BURNABY—A new version of the “Creating Social Justice” course provided by CUPE’s Equality department is receiving accolades from the local members it targets.
First presented at the Union’s week-long school in June, where it was co-facilitated by B.C. Equality Representative Conni Kilfoil and CUPE National Diversity Vice-President (Workers of Colour) Yolanda McClean, the new training includes an “anti-oppression” component that heightens awareness of the many forms of societal prejudice that can creep into the workplace. Participants learn to recognize how privilege can blind union members to the negative impact of certain actions or behaviours on others, and how to anticipate and prevent such impacts.
Alistair Maduray and Bogdan Demidas, who attended the course at Kelowna’s UBC campus, strongly recommend it. The two CUPE 23 members have unique insight into the subject of oppression, having both immigrated to Canada in 1991 from countries under totalitarian rule (Maduray from apartheid-era South Africa, Demidas from Soviet bloc Poland).
“The course opened up a lot of people’s eyes, in terms of how perceptions play such a big part in how we think about each other. We oppress each other every day without even realizing it,” said Maduray, a labourer for the City of Burnaby’s Recycling department.
“We think we live in a great country here in Canada, and it is. But we have to be more self-critical about how we are not treating people equally, even in this country,” said Demidas, a pool janitor for Burnaby Parks and Recreation.
The two CUPE 23 members were impressed by how the course challenges those who take part. One exercise began with participants standing in a straight line before being asked a series of questions about their degree of personal privilege. With each ‘yes’ answer earning a step forward and each ‘no’ a step back, some participants stood far ahead of the others by the end of the exercise.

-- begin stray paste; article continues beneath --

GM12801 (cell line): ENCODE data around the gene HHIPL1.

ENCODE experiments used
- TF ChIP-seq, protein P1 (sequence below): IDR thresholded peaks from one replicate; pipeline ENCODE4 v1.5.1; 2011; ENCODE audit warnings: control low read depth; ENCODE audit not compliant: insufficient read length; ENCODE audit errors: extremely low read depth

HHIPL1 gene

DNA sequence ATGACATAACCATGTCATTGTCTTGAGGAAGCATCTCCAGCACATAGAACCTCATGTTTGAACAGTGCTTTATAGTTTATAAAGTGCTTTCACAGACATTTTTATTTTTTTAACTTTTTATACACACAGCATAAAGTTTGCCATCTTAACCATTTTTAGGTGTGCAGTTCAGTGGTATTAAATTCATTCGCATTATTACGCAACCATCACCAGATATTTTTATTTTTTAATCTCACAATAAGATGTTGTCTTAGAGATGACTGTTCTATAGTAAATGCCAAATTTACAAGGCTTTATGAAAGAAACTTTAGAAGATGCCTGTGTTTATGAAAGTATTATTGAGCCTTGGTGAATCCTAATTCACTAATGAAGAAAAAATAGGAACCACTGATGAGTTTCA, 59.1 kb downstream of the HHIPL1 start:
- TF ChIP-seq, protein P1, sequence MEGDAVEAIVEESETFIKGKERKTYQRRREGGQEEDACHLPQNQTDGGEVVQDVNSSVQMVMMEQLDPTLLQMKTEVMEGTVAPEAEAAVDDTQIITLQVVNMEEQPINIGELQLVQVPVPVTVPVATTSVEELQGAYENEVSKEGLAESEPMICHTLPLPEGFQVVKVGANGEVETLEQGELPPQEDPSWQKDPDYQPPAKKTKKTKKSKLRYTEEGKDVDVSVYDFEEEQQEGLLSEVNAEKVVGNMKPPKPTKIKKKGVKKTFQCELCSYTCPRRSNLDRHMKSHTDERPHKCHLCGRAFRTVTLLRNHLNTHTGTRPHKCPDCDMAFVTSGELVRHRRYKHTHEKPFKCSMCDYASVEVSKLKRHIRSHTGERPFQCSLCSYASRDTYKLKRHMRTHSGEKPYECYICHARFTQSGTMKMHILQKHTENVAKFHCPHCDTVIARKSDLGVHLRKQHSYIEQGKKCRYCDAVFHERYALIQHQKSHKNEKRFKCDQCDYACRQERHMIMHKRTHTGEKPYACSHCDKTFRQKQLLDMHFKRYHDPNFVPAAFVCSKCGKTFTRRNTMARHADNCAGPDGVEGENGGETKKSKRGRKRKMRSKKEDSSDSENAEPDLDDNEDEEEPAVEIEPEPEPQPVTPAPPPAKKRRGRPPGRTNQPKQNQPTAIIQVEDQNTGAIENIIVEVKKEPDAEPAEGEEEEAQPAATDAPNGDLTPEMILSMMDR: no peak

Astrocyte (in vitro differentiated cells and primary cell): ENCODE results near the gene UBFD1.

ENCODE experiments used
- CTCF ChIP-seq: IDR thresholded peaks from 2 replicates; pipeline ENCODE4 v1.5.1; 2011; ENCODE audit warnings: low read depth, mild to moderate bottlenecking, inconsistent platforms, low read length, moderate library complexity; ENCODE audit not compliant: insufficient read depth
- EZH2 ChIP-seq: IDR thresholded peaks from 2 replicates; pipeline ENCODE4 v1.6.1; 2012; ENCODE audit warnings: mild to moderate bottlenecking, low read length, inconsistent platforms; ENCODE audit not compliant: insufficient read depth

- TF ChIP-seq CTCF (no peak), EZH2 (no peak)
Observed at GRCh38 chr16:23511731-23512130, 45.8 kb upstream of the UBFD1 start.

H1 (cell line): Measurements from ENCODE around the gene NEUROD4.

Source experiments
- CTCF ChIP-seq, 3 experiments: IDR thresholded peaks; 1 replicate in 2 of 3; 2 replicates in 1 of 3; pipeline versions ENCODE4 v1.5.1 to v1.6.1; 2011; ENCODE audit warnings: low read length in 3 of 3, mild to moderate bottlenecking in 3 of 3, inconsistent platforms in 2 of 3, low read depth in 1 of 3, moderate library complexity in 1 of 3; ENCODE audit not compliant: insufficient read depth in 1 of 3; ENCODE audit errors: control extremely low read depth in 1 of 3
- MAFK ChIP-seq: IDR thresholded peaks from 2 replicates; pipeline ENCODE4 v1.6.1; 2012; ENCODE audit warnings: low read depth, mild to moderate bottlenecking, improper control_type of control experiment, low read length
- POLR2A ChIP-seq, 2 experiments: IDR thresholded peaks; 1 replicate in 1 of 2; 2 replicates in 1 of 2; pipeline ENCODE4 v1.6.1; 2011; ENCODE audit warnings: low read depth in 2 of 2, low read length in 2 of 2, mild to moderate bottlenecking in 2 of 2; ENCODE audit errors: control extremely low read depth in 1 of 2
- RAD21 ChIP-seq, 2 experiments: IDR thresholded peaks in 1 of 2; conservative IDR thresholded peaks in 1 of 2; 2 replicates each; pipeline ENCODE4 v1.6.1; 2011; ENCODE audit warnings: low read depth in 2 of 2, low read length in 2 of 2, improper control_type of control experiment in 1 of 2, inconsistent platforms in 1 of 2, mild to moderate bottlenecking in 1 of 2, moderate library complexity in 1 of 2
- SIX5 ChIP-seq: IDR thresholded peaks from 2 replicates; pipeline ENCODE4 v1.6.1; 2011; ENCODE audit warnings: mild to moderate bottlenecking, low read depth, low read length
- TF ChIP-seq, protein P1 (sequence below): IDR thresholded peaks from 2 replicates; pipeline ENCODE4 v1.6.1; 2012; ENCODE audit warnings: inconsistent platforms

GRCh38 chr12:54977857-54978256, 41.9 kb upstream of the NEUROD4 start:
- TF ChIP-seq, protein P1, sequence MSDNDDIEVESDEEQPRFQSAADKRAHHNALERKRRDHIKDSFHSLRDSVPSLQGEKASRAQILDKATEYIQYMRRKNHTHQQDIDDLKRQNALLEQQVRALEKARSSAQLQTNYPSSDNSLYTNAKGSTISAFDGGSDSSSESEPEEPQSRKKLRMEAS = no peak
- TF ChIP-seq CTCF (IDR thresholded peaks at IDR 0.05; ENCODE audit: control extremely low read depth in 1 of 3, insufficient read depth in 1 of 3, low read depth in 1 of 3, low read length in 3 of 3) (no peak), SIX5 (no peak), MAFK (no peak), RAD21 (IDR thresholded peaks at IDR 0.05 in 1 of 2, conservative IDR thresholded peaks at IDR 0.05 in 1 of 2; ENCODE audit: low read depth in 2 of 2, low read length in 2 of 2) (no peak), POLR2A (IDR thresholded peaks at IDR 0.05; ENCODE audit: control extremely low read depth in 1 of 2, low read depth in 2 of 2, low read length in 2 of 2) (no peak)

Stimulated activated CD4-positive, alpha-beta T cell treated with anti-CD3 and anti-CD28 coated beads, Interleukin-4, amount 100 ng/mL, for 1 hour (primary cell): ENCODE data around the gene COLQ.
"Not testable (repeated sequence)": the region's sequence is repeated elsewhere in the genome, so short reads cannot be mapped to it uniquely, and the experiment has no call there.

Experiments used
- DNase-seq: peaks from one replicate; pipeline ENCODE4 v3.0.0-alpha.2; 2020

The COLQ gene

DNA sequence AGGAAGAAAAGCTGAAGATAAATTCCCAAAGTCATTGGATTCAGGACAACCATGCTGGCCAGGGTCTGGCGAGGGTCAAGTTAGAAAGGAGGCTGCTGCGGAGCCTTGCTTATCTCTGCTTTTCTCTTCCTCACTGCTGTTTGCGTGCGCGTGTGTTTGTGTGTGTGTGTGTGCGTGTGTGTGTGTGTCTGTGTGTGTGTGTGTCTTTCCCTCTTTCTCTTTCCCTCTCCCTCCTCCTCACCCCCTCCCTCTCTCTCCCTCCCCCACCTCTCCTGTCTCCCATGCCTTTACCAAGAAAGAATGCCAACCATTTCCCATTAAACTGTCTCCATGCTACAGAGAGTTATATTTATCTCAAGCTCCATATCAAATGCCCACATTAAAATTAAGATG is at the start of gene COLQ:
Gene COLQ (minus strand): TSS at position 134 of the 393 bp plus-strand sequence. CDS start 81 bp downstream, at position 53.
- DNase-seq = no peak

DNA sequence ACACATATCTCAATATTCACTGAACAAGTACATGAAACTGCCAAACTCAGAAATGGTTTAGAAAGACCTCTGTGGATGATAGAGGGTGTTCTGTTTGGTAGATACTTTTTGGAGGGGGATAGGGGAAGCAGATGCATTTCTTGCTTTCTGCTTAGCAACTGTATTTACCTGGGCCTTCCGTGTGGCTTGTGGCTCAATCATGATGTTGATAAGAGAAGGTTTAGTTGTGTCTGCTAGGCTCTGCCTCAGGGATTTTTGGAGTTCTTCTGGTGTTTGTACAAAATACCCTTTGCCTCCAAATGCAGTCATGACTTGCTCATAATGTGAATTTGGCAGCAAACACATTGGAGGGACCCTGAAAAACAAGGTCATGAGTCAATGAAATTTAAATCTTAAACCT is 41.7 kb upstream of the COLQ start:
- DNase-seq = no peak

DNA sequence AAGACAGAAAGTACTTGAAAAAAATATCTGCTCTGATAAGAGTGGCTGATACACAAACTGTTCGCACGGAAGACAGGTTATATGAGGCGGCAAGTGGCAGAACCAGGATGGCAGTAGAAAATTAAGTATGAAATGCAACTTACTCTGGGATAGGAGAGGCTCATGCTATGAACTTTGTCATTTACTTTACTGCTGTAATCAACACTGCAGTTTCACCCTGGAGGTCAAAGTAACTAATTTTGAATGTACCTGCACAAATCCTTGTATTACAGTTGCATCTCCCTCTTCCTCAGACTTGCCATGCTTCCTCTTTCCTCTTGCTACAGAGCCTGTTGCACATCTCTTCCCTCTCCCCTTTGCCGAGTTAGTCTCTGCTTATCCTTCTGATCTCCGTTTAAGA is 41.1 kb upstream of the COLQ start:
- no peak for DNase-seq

“People started to be more open, to think more about how they get information,” said Demidas.
Maduray noted that one union sister who began the course skeptical of oppression issues had completely turned around by the end the week.
“She was ready to go back to her employer and insist on changes in the workplace to recognize people’s rights,” he said. “If someone like this, who was so opposed to change in the beginning, could get it, then that’s amazing.”
The CUPE 23 members, who have both taken numerous courses through CUPE’s Union Education programmes, said they would be willing to draw from their own experiences in their countries of origin to assist in future anti-oppression training.
“With our backgrounds, we could be a huge source of information. People born here don’t have those comparisons [to oppressive state regimes] but we do, and are willing to share that,” said Demidas.
“Our union is moving towards a more diverse work force and membership, so we’ll need to train more people to understand the issues, and courses like this do that,” said Maduray.
“For the sake of social justice, we should be able to create an environment where we can facilitate small changes, starting at home. Change does not always have to be huge. It can be small, and that was Conni’s message: You may not change the system, but you can change people’s minds.”